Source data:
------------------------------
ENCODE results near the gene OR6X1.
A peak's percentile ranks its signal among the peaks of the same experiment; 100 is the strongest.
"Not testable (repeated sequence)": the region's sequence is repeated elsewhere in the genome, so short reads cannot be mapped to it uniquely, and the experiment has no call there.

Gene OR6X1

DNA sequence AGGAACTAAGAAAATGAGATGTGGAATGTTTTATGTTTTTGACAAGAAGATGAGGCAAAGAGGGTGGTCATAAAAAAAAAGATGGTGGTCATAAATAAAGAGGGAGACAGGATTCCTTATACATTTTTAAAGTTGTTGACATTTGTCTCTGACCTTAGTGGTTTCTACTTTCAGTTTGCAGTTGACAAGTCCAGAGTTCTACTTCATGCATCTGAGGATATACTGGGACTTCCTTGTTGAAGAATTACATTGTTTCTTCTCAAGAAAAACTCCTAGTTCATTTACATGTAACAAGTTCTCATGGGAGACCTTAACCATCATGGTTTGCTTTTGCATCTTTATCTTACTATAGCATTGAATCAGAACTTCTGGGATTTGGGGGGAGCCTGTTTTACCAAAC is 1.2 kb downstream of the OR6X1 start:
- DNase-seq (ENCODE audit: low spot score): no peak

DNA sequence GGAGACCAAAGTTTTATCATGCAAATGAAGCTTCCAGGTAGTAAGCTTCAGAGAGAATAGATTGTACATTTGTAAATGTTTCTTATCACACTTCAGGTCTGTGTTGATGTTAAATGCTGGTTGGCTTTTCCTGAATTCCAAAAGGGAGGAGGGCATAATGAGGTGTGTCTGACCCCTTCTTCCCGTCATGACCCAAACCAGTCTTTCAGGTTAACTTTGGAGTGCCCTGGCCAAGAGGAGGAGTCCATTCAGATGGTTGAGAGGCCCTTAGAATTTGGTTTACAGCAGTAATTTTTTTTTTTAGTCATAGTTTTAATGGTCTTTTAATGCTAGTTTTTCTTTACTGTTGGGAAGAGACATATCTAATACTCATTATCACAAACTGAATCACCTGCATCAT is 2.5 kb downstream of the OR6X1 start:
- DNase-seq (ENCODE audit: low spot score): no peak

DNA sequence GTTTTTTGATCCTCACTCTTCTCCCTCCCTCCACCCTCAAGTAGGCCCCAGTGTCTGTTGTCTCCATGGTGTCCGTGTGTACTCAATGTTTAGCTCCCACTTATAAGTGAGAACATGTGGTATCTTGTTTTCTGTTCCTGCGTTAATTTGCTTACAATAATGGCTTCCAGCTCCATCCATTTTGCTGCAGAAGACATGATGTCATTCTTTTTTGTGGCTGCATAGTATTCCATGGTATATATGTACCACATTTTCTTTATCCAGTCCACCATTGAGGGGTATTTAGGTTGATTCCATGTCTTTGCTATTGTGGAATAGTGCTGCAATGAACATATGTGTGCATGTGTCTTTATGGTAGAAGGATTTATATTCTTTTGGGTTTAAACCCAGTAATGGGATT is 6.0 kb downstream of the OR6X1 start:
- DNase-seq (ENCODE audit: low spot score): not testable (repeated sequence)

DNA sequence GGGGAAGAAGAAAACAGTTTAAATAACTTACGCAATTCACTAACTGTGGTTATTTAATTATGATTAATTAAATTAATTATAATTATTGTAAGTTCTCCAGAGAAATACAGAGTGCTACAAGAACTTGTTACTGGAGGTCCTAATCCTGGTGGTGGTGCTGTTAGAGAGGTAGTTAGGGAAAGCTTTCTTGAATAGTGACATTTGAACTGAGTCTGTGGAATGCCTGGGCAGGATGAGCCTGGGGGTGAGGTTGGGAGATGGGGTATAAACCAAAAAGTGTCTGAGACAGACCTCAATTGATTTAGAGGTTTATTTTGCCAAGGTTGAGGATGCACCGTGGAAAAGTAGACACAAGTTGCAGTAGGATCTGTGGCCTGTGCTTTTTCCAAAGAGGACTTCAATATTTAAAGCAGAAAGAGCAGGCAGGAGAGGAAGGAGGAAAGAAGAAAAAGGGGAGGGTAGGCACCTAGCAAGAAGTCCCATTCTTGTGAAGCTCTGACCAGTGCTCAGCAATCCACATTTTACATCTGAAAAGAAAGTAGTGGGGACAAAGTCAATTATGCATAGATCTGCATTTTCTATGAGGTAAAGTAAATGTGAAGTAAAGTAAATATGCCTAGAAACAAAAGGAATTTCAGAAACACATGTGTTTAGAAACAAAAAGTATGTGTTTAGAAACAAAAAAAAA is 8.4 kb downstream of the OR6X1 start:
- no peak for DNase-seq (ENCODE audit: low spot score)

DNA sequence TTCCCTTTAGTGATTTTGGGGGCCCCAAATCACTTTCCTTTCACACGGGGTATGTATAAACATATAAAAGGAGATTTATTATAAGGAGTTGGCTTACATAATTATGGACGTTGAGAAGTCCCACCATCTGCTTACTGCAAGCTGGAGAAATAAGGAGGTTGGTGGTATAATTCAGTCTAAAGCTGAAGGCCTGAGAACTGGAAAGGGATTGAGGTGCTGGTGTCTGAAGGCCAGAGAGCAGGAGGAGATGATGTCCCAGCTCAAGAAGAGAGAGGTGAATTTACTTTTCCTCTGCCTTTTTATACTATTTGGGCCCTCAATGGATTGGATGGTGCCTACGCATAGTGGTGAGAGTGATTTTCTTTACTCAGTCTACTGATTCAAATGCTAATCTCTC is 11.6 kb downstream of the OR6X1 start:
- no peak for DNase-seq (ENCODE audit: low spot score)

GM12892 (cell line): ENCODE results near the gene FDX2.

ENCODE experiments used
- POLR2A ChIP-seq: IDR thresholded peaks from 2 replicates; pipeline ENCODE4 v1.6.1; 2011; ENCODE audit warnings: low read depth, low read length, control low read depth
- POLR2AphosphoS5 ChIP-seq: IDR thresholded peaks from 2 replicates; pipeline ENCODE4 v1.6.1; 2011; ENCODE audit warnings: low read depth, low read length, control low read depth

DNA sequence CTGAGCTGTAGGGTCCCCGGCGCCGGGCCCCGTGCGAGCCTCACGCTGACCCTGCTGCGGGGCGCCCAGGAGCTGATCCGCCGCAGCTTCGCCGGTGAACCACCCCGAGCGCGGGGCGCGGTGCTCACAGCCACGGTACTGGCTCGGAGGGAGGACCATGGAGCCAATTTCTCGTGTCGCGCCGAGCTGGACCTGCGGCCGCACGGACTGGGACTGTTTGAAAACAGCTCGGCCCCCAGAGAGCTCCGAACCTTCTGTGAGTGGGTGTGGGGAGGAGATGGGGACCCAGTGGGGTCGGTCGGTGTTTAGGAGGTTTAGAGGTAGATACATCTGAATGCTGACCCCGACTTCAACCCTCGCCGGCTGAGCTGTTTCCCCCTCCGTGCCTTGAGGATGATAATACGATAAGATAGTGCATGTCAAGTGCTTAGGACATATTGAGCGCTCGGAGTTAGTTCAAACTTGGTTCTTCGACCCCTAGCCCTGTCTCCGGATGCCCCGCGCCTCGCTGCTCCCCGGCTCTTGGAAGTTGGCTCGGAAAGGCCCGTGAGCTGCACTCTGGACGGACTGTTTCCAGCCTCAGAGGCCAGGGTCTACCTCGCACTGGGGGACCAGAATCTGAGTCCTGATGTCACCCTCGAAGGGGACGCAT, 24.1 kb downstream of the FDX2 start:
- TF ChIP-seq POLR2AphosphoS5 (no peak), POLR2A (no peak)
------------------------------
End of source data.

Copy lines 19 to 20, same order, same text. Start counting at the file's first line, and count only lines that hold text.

DNA sequence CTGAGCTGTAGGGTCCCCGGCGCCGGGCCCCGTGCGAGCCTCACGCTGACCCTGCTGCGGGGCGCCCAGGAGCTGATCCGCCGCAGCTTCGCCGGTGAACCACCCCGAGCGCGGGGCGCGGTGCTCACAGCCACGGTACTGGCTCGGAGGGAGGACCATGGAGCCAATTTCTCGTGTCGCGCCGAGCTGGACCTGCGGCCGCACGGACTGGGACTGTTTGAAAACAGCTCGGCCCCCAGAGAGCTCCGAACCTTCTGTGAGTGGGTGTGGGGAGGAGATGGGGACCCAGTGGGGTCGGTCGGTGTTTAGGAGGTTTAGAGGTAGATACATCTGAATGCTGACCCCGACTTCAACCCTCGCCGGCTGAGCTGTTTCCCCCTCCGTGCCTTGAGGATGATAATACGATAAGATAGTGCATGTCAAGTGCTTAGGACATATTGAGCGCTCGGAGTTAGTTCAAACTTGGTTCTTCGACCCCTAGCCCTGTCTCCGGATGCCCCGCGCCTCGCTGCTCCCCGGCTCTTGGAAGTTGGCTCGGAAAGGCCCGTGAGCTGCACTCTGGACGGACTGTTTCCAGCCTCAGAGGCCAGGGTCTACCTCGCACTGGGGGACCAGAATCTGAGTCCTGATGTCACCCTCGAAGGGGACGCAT, 24.1 kb downstream of the FDX2 start:
- TF ChIP-seq POLR2AphosphoS5 (no peak), POLR2A (no peak)